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The Financial Services Regulatory Authority of Ontario (FSRA) has proposed targeted guidance in the wake of regulatory reviews that uncovered widespread concerns in the life insurance industry. While the move is widely seen as a welcome first step, the regulatory framework requires greater renovation to address pervasive threats to consumers.

In November, FSRA launched a 90-day consultation on proposed guidance that outlined its expectations for life agents, including managing general agencies (MGAs), to be considered suitable for licensing. The proposal was issued following regulatory examinations that exposed an array of troubling business practices.

The regulator found evidence of poor training and supervision of agents, unsuitable product sales and compensation models that could lead to consumer harm.

A review found that 80% of universal life product sales didn’t clearly align with consumers’ needs — a situation that creates “a significant risk of poor outcomes,” FSRA stated in a report released last fall that detailed its findings.

A separate review of MGAs that use multi-level marketing found widespread compliance failures at those firms, including undisclosed conflicts of interest, training and supervisory failures, and poor sales practices.

FSRA’s proposed guidance aims to clarify the conduct considered when determining licensing suitability. This new guidance also is intended to remind insurers and MGAs about regulatory expectations for screening and overseeing life agents.

The proposed guidance has strong support.

Assessing suitability for licensing is a critical element of consumer protection, investor advocacy group FAIR Canada said in its submission.

“Given the alarming findings of FSRA’s examinations, clarifying expectations about how past and current conduct may impact an agent’s suitability to hold such a licence is not only appropriate but also necessary to protect Ontarians,” FAIR Canada said. “These findings call out for the strongest possible regulatory response by FSRA.”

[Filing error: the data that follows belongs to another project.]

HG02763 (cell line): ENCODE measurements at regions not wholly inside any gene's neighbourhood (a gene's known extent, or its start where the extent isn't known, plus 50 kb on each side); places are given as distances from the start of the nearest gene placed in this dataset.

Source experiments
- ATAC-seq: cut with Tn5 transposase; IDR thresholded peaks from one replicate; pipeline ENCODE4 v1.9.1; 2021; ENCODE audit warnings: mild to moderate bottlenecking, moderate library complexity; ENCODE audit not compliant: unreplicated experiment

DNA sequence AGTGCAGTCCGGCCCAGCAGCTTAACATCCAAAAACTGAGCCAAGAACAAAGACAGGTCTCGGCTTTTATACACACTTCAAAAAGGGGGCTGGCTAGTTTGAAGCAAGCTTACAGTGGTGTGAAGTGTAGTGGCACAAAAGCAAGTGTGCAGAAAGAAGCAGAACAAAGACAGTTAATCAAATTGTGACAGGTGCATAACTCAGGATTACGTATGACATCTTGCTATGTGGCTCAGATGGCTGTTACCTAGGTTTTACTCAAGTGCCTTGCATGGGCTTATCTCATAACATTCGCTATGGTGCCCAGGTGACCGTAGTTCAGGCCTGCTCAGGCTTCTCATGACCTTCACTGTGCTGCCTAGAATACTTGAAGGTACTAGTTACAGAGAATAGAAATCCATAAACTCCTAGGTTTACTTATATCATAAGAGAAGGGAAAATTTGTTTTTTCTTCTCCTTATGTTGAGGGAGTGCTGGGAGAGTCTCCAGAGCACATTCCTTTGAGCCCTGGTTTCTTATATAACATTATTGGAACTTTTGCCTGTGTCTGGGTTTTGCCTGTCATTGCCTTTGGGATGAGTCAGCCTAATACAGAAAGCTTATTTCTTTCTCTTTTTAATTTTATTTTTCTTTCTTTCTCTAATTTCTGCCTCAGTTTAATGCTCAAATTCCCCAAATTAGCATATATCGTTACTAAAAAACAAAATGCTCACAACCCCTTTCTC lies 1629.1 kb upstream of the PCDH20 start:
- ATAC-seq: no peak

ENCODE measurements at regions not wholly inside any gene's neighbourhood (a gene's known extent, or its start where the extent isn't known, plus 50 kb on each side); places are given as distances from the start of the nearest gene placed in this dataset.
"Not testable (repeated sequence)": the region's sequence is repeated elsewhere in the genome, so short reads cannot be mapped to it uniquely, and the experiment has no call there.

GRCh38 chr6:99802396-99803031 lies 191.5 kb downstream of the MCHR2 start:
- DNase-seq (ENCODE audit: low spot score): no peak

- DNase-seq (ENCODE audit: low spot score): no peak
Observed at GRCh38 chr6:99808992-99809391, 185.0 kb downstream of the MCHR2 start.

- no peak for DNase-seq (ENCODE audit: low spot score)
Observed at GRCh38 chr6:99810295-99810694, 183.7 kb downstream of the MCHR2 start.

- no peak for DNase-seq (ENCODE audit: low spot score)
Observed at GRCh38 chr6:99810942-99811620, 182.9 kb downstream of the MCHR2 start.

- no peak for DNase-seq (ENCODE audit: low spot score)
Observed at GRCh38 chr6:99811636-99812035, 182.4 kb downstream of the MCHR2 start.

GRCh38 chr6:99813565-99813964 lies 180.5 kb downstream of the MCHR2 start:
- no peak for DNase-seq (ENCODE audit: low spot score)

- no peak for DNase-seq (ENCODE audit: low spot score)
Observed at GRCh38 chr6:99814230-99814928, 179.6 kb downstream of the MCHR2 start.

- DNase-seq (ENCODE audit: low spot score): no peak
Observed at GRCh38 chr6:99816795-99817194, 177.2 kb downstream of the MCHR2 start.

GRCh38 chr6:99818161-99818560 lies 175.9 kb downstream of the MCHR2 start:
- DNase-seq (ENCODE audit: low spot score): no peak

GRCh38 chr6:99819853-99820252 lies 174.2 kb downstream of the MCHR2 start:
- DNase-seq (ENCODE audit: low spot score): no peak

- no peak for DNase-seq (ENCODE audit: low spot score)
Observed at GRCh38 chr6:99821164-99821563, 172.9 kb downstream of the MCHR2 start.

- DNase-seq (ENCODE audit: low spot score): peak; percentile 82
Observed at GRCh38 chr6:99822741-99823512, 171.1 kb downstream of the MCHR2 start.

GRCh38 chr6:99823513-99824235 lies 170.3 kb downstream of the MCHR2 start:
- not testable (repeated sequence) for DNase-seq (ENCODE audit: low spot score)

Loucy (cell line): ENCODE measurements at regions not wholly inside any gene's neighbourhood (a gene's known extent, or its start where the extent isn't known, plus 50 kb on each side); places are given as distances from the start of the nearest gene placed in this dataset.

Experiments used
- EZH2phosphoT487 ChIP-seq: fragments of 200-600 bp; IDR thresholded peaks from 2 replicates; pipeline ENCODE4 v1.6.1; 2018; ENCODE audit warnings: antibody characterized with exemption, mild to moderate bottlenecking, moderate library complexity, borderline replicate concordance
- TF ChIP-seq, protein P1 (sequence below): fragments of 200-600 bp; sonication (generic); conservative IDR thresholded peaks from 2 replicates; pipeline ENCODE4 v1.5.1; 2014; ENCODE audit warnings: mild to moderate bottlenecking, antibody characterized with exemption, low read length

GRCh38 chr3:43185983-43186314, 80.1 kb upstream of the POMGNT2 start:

The group further stated the proposed guidance should clarify and fill any gaps about expectations related to suitability.

FAIR Canada also suggested that policymakers have more to do, particularly given that the province’s insurance legislation predates the current MGA model and “does not specifically define or contemplate MGAs, or the role they play in the insurance business in Ontario today.”

This concern was echoed by the Independent Financial Brokers of Canada (IFB).

“We suggest that modernizing the existing legislation to better reflect the roles and responsibilities of all those in the distribution system is required,” the industry trade group’s submission said.

FAIR Canada also suggested the government allow FSRA to create and set requirements for new licensing categories. It also recommended FSRA be given authority to determine whether new businesses or business models engage in activities that should fall under insurance legislation and regulations.

Without proper authority, the regulator could face a legal challenge to its interpretation of the legislation from insurers and MGAs, FAIR Canada suggested, with potentially damaging consequences for consumers.

“If any such challenge succeeded, it would seriously impede FSRA’s oversight of MGAs and its ability to protect the public,” FAIR Canada warned, especially in light of the regulator’s recent findings.

FSRA’s Consumer Advisory Panel (CAP) supported the proposed guidance, but called for additional action.

For example, the CAP recommended FSRA more clearly define the roles and responsibilities of insurers, MGAs and agents; beef up supervision to improve compliance with regulatory standards; and strengthen enforcement to deter misconduct.

Additionally, the CAP called on the regulator to encourage reporting of unethical and illegal conduct by adopting strong whistleblower protection, and to step up consumer education so clients understand the service they can expect from the industry.

The CAP also pushed FSRA to hold insurers and MGAs accountable for consumer harm “if there is a significant connection between the creation or elevation of risk and the conduct authorized by the insurer or MGA.”

FSRA has signalled its intention to undertake many of these kinds of steps as part of its efforts to enhance consumer protection in the life insurance industry, including a new rule for MGAs that FSRA plans to publish for comment this year.

In anticipation of potential new rules and guidance, the IFB called for FSRA to harmonize its efforts with similar work underway in other provinces — such as in British Columbia, Saskatchewan and New Brunswick — to better define the MGA role within Ontario’s regulatory framework.

“Harmonizing definitions and approaches reduces regulatory confusion, costs and the need to design tailored approaches for a particular jurisdiction,” the IFB said.

This article appears in the March issue of Investment Executive. Subscribe to the print edition, read the digital edition or read the articles online.